On October 23, 2014 the Federal Reserve issued the supervisory scenarios that will be used to stress test banks. Their press release stated, “The aim of the annual reviews is to ensure that large financial institutions have robust, forward-looking capital planning processes that account for their unique risks, and to help ensure that they have sufficient capital to continue operations throughout times of economic and financial stress …”

Under the most severely adverse scenarios the federal reserve will test banks to see how they might hold up under hypothetical conditions. These are not forecasts. Some of the hypothetical conditions are:

  • Unemployment rising to 10%
  • Equity prices drop by 60%
  • House prices drop by 25%
  • A rise in oil prices to $110 dollars a barrel.

The aim of a good retirement plan is to help you have a forward-looking, capital-planning process that accounts for your unique risks to help ensure that you will have sufficient capital so that you won’t run out of money in retirement, never become a burden physically or financially to your family and that your financial strategy will continue though times of economic and financial stress. Have you ever considered stress testing your own investment portfolio and retirement plan?

In 2008, I met a couple who shared with me that they had experienced a 49% drop in their investment portfolio during the financial crisis. Before the financial meltdown, they had an investment portfolio valued at one million dollars. They were in their mid 60s at the time, and their financial adviser had told them they could draw out 4 percent per year without having to worry about running out of money. Four percent  of 1 million dollars is $40,000. They had built their lifestyle expectations around that income. By the time they came into my office for a second opinion, their 1 million dollars had eroded to about $500,000. This couple hand a very difficult decision to make. Should they reduce their income to reflect the current value of their portfolio? Or should they continue to take the income they needed and significantly increase the probability of running out of money?

The prudent person will want to stress test their retirement plan. While the methodology may vary, the principles are similar and should include:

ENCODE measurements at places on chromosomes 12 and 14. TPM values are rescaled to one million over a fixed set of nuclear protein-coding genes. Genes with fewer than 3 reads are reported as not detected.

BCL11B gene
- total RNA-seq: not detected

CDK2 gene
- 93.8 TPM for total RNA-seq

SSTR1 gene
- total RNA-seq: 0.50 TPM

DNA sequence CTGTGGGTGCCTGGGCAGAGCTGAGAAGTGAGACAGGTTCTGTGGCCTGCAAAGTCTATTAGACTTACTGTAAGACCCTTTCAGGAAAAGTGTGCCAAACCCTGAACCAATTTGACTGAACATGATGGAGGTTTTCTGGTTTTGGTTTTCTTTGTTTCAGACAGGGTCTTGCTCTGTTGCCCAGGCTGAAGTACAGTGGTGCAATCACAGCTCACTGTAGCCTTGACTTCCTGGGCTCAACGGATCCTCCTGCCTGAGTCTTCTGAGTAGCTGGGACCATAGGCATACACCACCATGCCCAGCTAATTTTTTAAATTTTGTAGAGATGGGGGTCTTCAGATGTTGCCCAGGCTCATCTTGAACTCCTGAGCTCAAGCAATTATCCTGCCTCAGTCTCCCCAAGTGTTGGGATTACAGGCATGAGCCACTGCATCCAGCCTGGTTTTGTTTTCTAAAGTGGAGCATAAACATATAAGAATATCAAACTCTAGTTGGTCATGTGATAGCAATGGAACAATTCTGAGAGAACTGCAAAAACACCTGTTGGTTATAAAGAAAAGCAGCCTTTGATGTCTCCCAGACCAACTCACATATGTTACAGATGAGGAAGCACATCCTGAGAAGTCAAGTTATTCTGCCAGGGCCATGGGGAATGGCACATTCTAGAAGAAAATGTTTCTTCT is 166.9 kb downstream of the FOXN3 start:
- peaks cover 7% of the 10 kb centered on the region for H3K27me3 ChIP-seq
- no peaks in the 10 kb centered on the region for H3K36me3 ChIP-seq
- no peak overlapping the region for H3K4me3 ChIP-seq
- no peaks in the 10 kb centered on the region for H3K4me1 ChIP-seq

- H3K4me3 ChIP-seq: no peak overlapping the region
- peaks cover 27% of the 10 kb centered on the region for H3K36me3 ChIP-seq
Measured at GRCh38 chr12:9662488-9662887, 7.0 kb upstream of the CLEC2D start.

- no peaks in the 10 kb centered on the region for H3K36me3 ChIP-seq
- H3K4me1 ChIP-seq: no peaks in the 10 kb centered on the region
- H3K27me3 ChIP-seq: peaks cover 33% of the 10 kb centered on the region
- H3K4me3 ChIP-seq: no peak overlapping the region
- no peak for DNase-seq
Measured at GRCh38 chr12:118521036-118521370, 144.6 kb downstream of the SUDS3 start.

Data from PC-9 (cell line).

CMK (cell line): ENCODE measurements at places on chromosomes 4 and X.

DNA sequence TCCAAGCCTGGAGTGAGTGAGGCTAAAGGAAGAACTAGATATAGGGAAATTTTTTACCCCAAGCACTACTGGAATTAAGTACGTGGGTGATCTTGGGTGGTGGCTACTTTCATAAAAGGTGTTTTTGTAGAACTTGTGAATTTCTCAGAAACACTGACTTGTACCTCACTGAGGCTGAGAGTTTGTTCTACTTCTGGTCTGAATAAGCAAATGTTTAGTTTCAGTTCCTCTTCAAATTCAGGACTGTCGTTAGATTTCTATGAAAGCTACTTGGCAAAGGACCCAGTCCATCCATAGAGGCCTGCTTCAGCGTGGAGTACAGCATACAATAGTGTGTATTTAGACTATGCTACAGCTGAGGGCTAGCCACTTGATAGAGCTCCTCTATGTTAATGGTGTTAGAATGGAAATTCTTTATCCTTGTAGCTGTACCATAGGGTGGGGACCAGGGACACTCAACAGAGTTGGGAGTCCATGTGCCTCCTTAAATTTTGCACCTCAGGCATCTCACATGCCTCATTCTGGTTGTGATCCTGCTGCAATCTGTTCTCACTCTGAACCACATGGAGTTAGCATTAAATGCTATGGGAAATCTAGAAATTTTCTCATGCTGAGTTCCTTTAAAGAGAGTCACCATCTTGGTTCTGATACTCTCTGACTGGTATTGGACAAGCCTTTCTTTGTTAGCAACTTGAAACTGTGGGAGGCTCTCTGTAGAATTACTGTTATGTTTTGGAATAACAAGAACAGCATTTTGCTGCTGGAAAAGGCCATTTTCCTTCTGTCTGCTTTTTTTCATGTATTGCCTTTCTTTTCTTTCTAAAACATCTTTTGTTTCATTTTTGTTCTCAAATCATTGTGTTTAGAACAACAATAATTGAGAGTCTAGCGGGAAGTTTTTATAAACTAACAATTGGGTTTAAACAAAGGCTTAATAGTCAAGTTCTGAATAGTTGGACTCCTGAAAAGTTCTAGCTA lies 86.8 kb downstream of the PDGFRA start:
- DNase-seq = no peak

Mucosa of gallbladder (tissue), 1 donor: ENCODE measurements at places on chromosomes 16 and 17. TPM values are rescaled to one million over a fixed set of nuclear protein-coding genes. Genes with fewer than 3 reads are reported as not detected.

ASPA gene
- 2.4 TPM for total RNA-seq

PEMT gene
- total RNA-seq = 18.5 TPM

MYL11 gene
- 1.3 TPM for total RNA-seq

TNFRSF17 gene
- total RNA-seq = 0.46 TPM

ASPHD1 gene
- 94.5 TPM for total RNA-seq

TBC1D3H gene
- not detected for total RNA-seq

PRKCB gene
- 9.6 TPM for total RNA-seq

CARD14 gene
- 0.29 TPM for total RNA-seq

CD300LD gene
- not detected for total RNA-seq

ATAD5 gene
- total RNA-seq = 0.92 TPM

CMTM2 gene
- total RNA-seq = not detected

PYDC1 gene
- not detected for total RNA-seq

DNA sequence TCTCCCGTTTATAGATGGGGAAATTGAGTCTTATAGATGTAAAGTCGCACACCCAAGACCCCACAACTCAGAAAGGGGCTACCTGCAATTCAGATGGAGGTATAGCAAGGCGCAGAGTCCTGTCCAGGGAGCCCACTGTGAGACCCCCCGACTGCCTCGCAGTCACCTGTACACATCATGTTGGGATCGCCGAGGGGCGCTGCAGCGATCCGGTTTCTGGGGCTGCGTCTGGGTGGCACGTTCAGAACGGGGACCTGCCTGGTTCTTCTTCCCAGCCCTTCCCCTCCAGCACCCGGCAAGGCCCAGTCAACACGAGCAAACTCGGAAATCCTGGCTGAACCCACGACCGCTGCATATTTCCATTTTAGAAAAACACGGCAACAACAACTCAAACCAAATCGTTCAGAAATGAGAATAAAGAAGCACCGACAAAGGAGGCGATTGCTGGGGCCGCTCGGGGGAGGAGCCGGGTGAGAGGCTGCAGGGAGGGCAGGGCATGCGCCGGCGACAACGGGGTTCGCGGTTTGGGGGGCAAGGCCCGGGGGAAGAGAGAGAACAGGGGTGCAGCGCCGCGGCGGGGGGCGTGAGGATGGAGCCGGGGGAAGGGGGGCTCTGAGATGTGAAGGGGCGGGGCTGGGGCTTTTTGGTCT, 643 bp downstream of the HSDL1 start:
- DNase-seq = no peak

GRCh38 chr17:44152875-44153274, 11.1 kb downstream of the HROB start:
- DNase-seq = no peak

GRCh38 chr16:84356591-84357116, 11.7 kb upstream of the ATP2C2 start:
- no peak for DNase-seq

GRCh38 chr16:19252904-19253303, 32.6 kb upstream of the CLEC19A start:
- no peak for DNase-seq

• How would a significant health care event  that required a prolonged level of care impact your financial well being?
  • What if your spouse dies and then you experience a decrease in pension and social security income?
  • How might your investment portfolio perform under different macro economic scenarios?
  • Are you being to conservative with your mix of investments?  Or are you being to aggressive?
  • How might a low rate of return or severe market correction impact your financial well being?
  • If you own bonds or bond mutual funds how will increasing interest rates impact your portfolio?
  • How will inflation impact your purchasing power over time?

Many investment advisers have the ability to run forward looking stress tests of both an individuals retirement plan and their investment strategy to uncover individuals risks.Every investment portfolio contains risks and by using forward looking macro economic stress testing models you can begin to formulate what if scenarios and explore pro active solutions. One of my favorite online tools for stress testing a portfolio is called Hidden Levers. Visit their website at www.Hiddenlevers.com and run a free stress test on your portfolio.

A comprehensive retirement plan considers risks to mitigate, opportunities to capture and is more than a risk tolerance questionnaire and an investment diversification strategy.

I’ve worked with hundreds of retirees, and I’ve learned that retirement is all about cash flow. It is your income that will determine your lifestyle in retirement not your net worth. Consider this quote from one of the recent guests I interviewed on my weekly radio show, “Without income there is no retirement.”

If you are thinking of retirement be sure to start the journey by creating a great retirement income plan. Married couples should know the strategies to maximize their social security benefits and have a good handle on how much they spend every month on basic living expenses.

In years past the general wisdom was to allocate more money to bonds and less to stocks as you grow older. The idea was that bonds were safer than stocks. Much of this advice is based upon past performance of how bonds and bond mutual funds have historically performed. The problem we have today is that the economic landscape looks much different going forward that it did in the past. We have been in a falling interest rate environment for 30 years, which helped make bonds an attractive investment from a historical standpoint because they produced income and capital appreciation as interest rates fell. With the fed funds rate sitting at zero and ten year treasury notes currently paying less than 2.5%, the prudent investor should be asking if bonds will provide the downside protection in their portfolios going forward that they have in the past.

Designing your retirement plan based on what has happened in the past would be like driving your car while only looking in your rear view mirror. A good retirement plan should consider what has happened in the past but also have a forward looking approach.  The prudent retiree should conduct a comprehensive “Stress Test” on their retirement plan.

This article was also featured in the December 2014 Kitsap Peninsula Business Journal.